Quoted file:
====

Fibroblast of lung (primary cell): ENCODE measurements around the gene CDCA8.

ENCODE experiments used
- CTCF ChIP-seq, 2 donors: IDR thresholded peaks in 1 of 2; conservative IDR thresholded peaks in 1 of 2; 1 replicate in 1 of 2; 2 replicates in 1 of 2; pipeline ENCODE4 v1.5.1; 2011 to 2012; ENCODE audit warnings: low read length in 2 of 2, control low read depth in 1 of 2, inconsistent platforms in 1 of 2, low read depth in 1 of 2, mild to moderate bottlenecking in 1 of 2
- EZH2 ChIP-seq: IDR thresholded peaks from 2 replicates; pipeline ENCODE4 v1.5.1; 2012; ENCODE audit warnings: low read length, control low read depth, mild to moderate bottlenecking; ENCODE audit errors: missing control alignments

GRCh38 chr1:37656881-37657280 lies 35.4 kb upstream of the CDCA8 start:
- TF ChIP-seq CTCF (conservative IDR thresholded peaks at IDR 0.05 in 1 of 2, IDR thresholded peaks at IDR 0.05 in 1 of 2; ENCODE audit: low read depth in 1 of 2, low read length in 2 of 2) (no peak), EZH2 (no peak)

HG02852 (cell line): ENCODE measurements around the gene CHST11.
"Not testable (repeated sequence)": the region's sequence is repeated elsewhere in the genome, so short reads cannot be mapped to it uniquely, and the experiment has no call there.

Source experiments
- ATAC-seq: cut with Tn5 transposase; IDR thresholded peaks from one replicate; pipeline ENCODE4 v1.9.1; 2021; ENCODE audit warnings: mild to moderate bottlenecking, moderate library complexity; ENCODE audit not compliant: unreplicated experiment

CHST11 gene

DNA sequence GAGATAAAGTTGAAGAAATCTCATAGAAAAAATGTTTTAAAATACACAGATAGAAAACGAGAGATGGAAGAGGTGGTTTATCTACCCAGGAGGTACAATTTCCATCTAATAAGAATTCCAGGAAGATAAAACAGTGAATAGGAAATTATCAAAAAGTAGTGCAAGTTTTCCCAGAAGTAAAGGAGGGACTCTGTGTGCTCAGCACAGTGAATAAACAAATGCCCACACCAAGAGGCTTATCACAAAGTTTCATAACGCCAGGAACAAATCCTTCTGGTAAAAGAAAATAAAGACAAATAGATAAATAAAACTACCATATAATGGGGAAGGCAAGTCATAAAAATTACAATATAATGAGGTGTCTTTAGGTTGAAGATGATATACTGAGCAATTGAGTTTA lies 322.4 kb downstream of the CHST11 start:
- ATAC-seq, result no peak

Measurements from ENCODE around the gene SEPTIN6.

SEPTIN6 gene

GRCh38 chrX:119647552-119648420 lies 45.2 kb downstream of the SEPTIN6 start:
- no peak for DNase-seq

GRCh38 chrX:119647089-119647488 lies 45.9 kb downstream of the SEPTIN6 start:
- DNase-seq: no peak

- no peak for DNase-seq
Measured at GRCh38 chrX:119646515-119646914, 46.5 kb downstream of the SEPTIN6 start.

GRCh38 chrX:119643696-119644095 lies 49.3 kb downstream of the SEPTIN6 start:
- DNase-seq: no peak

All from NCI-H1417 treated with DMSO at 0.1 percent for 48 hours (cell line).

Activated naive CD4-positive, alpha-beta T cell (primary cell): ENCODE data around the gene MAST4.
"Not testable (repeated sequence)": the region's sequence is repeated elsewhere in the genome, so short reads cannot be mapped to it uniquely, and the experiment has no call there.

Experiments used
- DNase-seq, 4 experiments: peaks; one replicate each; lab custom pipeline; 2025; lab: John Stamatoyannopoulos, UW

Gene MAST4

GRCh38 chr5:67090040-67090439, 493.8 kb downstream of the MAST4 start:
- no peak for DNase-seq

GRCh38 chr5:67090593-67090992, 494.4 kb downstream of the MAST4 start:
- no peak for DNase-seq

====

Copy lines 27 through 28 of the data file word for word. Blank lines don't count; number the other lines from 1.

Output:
Experiments used
- DNase-seq, 4 experiments: peaks; one replicate each; lab custom pipeline; 2025; lab: John Stamatoyannopoulos, UW